The dangers of methane emissions

I contributed the prompt “climate” for Linda’s Just Jot It January today. I actually haven’t been using the prompts other than as usual for Stream of Consciousness Saturdays, but figured I should use the one I suggested. 😉

I have written often about climate change, growing out of my commenting on the fracking battle. I have done some posts on these topics here on Top of JC’s Mind, although most of my writing has been in comment sections on articles on environmental topics.

As you may know, while we hear the most about atmospheric carbon dioxide levels, atmospheric methane has also been rising to record levels. This is especially worrisome because, over a twenty year timeframe, methane is about 86 times as potent in heat trapping potential as carbon dioxide. Given that humanity is facing a critical window to lower greenhouse gas levels to keep global warming under 2 degrees Celsius, with a goal of 1.5 degrees, methane emissions are very dangerous as they could push the earth into some tipping points, such as permafrost melting and the release of methane hydrates from cold water seas, that would accelerate rather than slow global warming.

Enter the terrible problem of the Porter Ranch methane storage well leak. Not only is this leak causing evacuations, illness, a no-fly zone, and explosion risk, but also a 21% increase in the state of California’s methane emissions. This one leak amounts to 2.3% of the total carbon footprint of the state.

I want to share a Living on Earth interview with Dr. Anthony Ingraffea which aired recently. Tony Ingraffea was one of the heroes of the battle against fracking here in New York State and helped to raise the alarm, nationally and internationally, on the dangers of methane emissions from shale oil/gas development, processing, transport, and use. He has recently retired from Cornell University. I was fortunate to have heard him speak on a number of occasions during the fracking fight in New York. Ithaca is only about an hour’s drive from here.

I hope that the enormity of the Porter Ranch leak and the damage it is causing will mobilize people, especially policymakers, in the United States to accelerate the transition away from fossil fuels and toward renewable energy.
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Author: Joanne Corey

Please come visit my eclectic blog, Top of JC's Mind. You can never be sure what you'll find!

16 thoughts on “The dangers of methane emissions”

    1. Actually, there are a number of forces at work that are changing the economics of fossil fuels. The low price of oil and methane has made a lot of the unconventional methods of extraction, such as shale and coal bed fracking and tar sands, uneconomic. When you add in carbon pricing and pollution controls by various states and countries, there are significant problems with the fossil fuel companies’ finances.

      Meanwhile, the price of renewables is dropping. Solar costs are way down from just a few years ago. Wind is already cheaper than fossil fuel electricity in a number of markets. The potential for off-shore wind is huge for countries like the US and Canada, which can build on technology and successes of European countries like Denmark.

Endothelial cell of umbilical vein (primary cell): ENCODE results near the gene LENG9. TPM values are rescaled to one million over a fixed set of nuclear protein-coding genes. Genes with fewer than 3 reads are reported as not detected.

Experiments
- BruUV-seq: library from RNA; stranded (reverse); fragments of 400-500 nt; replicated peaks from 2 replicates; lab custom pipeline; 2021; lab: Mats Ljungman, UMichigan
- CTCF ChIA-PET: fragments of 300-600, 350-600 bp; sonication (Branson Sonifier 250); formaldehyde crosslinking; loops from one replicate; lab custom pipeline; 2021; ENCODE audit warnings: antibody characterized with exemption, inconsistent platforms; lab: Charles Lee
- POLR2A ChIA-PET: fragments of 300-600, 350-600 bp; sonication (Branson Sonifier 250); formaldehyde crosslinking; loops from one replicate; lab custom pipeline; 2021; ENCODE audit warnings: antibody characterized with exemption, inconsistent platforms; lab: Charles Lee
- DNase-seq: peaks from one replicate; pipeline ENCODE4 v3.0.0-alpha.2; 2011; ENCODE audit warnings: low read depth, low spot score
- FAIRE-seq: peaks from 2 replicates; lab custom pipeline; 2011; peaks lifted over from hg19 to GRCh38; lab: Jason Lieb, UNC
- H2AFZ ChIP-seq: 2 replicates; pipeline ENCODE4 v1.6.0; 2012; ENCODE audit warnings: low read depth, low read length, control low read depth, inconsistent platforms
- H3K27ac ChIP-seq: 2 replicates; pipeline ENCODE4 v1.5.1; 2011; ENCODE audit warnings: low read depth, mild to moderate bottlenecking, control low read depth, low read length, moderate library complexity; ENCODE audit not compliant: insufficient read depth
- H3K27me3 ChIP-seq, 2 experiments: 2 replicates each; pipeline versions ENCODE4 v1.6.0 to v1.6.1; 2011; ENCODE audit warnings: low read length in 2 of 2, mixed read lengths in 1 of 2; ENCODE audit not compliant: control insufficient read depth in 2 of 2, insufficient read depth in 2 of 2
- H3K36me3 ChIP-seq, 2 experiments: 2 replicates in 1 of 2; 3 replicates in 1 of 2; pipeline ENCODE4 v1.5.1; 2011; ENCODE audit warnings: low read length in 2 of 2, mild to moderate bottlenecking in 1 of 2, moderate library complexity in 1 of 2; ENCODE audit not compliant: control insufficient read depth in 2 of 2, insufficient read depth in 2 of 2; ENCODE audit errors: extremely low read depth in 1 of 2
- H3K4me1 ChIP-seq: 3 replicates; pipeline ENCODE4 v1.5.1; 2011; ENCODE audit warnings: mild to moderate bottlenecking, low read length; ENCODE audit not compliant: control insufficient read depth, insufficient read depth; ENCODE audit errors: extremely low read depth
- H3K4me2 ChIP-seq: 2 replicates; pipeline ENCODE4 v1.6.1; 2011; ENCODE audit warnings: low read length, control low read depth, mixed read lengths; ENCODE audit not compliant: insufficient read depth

It’s still going to be a battle, but I hope that after the Paris agreement, the world is finally on the right track.

      Liked by 1 person

  1. I don’t pretend to understand a lot of it. Canada’s new prime minister recently went to that important conference on climate in Paris. I hope something will be done, a shift in how the world sees the risks. I fear nothing will happen and my niece and nephews will deal with the consequences, after I am no longer here to see what happens.
    I do care a lot about the state of the oceans because I love them and all marine life. It’s sad what we can do as humans, but so many people keep denying there’s realy even an issue in the first place. Why do they not care? How are they so oblivious and unconcerned?


    1. I do think that the Paris talks were a turning points. To get 195 countries to agree to work together is a good sign! It’s also good that many large multi-national corporations are committed to cutting carbon emissions because that will generate a lot of innovation and pressure on other companies to keep up.

      The oceans are warming and absorbing a lot of carbon dioxide. I hope that climate action will help restore the ocean community. There is no doubt that a lot of damage has already been done, but the hope is that work on renewable energy will accelerate and replace fossil fuels more quickly than currently projected.

      Liked by 1 person

    1. Thanks, Barbara. I’ve spent quite a bit of time on these topics. I’ve been appreciating your posts on domestic violence. Not something that I can click “like” for, but so important for people to be educated about.


  2. You know, I know global warming is a problem, but I honestly don’t know much about all the contributing factors. I try to recycle and we carpool (or rather I walk a lot to places) but I don’t think us alone doing this helps much. I know there was some debate about some fracking thing near where I lived. Supposedly caused earthquakes (which is highly unnatural for this area) and there were protests, but I’m not sure if they stopped? I don’t know.


    1. The actions of individuals do add up, but governments and companies need to step up on the big policy changes needed.

      Fracking itself can cause earthquakes, but the more common cause of earthquakes related to fracking is from the wastewater from fracking being disposed of by injecting it into old wells.


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